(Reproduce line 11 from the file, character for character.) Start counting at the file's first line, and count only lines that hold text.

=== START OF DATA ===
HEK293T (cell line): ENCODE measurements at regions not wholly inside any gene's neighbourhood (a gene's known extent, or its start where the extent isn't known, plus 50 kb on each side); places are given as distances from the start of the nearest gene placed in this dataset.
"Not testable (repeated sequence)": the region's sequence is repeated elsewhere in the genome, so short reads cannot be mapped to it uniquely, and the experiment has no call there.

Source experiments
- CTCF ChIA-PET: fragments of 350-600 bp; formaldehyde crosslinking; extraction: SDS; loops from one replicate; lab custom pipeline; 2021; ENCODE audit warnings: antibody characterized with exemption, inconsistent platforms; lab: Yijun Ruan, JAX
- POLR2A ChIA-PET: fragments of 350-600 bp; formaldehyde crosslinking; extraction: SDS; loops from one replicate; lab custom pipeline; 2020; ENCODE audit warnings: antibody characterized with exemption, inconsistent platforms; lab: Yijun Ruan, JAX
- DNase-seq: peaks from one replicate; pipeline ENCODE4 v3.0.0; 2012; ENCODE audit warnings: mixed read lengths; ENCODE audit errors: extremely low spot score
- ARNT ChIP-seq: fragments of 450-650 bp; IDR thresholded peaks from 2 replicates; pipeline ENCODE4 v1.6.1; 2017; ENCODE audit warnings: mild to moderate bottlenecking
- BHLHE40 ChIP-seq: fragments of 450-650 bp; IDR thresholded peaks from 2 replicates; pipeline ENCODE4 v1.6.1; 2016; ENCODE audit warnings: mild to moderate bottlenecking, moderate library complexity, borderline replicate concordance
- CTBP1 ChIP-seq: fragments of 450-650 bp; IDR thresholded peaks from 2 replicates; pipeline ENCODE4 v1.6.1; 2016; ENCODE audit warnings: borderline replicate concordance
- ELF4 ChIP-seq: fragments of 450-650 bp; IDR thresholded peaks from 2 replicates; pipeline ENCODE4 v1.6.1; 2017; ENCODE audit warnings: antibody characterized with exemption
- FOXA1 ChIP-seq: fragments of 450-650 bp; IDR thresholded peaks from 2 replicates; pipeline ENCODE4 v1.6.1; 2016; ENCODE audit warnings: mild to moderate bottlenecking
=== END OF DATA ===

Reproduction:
- FOXA1 ChIP-seq: fragments of 450-650 bp; IDR thresholded peaks from 2 replicates; pipeline ENCODE4 v1.6.1; 2016; ENCODE audit warnings: mild to moderate bottlenecking